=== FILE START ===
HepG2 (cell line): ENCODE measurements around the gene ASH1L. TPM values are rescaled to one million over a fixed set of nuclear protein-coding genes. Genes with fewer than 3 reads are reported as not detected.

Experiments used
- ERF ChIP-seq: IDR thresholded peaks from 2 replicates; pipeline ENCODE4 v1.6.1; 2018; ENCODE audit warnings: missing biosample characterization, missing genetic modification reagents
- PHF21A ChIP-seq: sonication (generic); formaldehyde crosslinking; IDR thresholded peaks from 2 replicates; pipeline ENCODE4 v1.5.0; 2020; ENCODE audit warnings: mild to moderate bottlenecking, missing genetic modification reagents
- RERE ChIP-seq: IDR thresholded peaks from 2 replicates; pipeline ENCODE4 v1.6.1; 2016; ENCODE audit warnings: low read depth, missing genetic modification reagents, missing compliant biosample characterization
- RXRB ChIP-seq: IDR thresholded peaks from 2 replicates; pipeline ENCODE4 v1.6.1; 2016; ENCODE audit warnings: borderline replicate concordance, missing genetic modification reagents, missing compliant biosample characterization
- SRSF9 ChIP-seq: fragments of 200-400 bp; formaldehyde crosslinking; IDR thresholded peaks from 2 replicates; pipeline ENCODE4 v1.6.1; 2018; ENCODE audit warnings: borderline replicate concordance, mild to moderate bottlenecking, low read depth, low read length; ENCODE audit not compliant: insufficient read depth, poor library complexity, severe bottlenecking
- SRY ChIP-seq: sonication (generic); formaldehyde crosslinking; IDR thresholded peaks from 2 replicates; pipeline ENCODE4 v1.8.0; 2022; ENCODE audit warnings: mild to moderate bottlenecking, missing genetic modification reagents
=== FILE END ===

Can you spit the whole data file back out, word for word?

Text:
HepG2 (cell line): ENCODE measurements around the gene ASH1L. TPM values are rescaled to one million over a fixed set of nuclear protein-coding genes. Genes with fewer than 3 reads are reported as not detected.

Experiments used
- ERF ChIP-seq: IDR thresholded peaks from 2 replicates; pipeline ENCODE4 v1.6.1; 2018; ENCODE audit warnings: missing biosample characterization, missing genetic modification reagents
- PHF21A ChIP-seq: sonication (generic); formaldehyde crosslinking; IDR thresholded peaks from 2 replicates; pipeline ENCODE4 v1.5.0; 2020; ENCODE audit warnings: mild to moderate bottlenecking, missing genetic modification reagents
- RERE ChIP-seq: IDR thresholded peaks from 2 replicates; pipeline ENCODE4 v1.6.1; 2016; ENCODE audit warnings: low read depth, missing genetic modification reagents, missing compliant biosample characterization
- RXRB ChIP-seq: IDR thresholded peaks from 2 replicates; pipeline ENCODE4 v1.6.1; 2016; ENCODE audit warnings: borderline replicate concordance, missing genetic modification reagents, missing compliant biosample characterization
- SRSF9 ChIP-seq: fragments of 200-400 bp; formaldehyde crosslinking; IDR thresholded peaks from 2 replicates; pipeline ENCODE4 v1.6.1; 2018; ENCODE audit warnings: borderline replicate concordance, mild to moderate bottlenecking, low read depth, low read length; ENCODE audit not compliant: insufficient read depth, poor library complexity, severe bottlenecking
- SRY ChIP-seq: sonication (generic); formaldehyde crosslinking; IDR thresholded peaks from 2 replicates; pipeline ENCODE4 v1.8.0; 2022; ENCODE audit warnings: mild to moderate bottlenecking, missing genetic modification reagents